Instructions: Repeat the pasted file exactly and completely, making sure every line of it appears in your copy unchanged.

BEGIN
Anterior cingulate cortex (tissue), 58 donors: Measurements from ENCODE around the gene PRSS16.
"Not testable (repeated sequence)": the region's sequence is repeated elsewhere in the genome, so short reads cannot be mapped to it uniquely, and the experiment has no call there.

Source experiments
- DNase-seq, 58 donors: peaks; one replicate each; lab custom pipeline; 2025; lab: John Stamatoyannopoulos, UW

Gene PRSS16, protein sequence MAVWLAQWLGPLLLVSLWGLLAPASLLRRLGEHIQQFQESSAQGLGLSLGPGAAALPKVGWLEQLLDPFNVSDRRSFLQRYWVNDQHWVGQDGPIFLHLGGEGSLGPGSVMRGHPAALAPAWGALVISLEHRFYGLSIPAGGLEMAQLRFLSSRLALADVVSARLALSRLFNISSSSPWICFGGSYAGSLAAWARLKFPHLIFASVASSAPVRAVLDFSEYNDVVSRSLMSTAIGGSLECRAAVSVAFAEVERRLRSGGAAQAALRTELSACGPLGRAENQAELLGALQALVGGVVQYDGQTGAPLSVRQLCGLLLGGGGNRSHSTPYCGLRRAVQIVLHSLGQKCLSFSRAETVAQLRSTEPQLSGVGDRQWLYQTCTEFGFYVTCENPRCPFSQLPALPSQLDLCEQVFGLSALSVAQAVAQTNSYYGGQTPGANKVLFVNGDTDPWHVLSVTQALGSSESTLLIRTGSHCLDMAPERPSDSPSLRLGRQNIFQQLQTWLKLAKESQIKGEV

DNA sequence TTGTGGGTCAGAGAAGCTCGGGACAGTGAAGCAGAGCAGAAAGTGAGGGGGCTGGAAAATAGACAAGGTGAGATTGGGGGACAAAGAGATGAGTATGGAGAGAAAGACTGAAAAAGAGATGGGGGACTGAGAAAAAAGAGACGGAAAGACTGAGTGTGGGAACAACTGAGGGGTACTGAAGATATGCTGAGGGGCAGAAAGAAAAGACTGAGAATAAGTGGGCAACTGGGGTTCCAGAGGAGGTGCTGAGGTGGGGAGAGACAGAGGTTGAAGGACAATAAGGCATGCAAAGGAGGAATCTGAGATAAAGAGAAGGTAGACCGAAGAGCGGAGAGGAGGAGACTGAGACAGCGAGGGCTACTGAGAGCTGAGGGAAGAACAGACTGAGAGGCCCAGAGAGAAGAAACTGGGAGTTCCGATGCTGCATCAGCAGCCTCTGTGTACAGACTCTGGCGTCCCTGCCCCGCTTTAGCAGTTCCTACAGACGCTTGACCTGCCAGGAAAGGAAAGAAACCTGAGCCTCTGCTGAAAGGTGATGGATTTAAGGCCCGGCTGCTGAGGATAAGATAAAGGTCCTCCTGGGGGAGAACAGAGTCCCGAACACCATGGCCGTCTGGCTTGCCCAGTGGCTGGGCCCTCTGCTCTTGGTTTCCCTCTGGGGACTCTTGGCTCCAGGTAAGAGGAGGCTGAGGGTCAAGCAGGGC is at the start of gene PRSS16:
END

Anterior cingulate cortex (tissue), 58 donors: Measurements from ENCODE around the gene PRSS16.
"Not testable (repeated sequence)": the region's sequence is repeated elsewhere in the genome, so short reads cannot be mapped to it uniquely, and the experiment has no call there.

Source experiments
- DNase-seq, 58 donors: peaks; one replicate each; lab custom pipeline; 2025; lab: John Stamatoyannopoulos, UW

Gene PRSS16, protein sequence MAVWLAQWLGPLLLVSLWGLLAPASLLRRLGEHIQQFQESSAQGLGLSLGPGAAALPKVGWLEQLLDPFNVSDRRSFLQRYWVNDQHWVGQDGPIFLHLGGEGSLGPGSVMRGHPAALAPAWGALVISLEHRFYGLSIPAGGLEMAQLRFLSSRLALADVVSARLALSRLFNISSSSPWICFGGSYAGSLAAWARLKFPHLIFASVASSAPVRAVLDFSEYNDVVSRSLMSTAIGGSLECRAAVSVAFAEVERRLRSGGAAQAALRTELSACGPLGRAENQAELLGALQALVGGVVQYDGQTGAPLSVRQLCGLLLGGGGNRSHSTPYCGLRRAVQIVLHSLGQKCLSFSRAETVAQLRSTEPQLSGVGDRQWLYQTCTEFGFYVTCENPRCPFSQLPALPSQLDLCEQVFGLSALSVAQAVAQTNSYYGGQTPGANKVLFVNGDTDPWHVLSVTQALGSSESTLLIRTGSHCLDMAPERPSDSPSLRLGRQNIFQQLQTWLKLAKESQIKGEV

DNA sequence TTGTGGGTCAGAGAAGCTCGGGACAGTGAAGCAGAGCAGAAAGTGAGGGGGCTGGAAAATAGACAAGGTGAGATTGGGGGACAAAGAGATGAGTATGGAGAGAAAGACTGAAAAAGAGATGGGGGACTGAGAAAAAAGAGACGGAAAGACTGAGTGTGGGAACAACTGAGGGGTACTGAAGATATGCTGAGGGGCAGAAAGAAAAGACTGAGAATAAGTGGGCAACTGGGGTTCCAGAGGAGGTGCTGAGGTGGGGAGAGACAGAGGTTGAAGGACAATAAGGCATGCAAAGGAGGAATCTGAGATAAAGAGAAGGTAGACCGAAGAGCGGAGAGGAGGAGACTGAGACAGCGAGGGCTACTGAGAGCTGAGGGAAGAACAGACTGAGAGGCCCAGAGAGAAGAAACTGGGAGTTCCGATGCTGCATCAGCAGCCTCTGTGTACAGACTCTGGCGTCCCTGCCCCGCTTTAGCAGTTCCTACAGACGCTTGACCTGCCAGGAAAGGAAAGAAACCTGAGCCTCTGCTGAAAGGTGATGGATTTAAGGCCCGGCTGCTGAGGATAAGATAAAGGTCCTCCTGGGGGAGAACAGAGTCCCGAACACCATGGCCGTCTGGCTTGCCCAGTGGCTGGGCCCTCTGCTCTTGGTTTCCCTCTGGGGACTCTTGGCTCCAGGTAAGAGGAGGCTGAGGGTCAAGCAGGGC is at the start of gene PRSS16: